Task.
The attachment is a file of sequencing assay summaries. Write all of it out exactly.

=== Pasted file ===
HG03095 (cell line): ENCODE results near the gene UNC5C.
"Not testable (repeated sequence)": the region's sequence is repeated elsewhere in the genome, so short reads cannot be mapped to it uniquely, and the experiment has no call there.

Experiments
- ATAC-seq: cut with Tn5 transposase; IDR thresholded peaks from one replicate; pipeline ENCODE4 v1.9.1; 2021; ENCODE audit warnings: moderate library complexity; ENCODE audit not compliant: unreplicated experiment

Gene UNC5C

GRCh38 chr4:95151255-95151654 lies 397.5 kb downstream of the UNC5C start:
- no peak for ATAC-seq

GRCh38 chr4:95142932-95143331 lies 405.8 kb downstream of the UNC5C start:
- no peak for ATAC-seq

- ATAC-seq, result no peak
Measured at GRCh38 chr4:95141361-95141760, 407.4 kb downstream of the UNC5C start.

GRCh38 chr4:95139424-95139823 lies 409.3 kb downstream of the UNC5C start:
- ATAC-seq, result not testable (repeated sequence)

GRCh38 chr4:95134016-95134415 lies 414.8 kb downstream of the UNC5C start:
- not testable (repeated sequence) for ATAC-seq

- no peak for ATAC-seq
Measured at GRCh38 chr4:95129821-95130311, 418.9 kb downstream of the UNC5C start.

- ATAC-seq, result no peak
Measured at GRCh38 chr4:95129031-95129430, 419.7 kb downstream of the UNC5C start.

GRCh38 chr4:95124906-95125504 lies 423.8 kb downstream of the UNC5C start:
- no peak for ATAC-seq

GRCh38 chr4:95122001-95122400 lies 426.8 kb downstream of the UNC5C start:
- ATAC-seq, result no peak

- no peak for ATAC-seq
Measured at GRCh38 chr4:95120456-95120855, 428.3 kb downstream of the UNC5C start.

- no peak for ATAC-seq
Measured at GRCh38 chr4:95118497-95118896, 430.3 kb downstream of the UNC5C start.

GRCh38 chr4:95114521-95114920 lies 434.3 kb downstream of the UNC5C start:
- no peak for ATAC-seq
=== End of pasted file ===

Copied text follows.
HG03095 (cell line): ENCODE results near the gene UNC5C.
"Not testable (repeated sequence)": the region's sequence is repeated elsewhere in the genome, so short reads cannot be mapped to it uniquely, and the experiment has no call there.

Experiments
- ATAC-seq: cut with Tn5 transposase; IDR thresholded peaks from one replicate; pipeline ENCODE4 v1.9.1; 2021; ENCODE audit warnings: moderate library complexity; ENCODE audit not compliant: unreplicated experiment

Gene UNC5C

GRCh38 chr4:95151255-95151654 lies 397.5 kb downstream of the UNC5C start:
- no peak for ATAC-seq

GRCh38 chr4:95142932-95143331 lies 405.8 kb downstream of the UNC5C start:
- no peak for ATAC-seq

- ATAC-seq, result no peak
Measured at GRCh38 chr4:95141361-95141760, 407.4 kb downstream of the UNC5C start.

GRCh38 chr4:95139424-95139823 lies 409.3 kb downstream of the UNC5C start:
- ATAC-seq, result not testable (repeated sequence)

GRCh38 chr4:95134016-95134415 lies 414.8 kb downstream of the UNC5C start:
- not testable (repeated sequence) for ATAC-seq

- no peak for ATAC-seq
Measured at GRCh38 chr4:95129821-95130311, 418.9 kb downstream of the UNC5C start.

- ATAC-seq, result no peak
Measured at GRCh38 chr4:95129031-95129430, 419.7 kb downstream of the UNC5C start.

GRCh38 chr4:95124906-95125504 lies 423.8 kb downstream of the UNC5C start:
- no peak for ATAC-seq

GRCh38 chr4:95122001-95122400 lies 426.8 kb downstream of the UNC5C start:
- ATAC-seq, result no peak

- no peak for ATAC-seq
Measured at GRCh38 chr4:95120456-95120855, 428.3 kb downstream of the UNC5C start.

- no peak for ATAC-seq
Measured at GRCh38 chr4:95118497-95118896, 430.3 kb downstream of the UNC5C start.

GRCh38 chr4:95114521-95114920 lies 434.3 kb downstream of the UNC5C start:
- no peak for ATAC-seq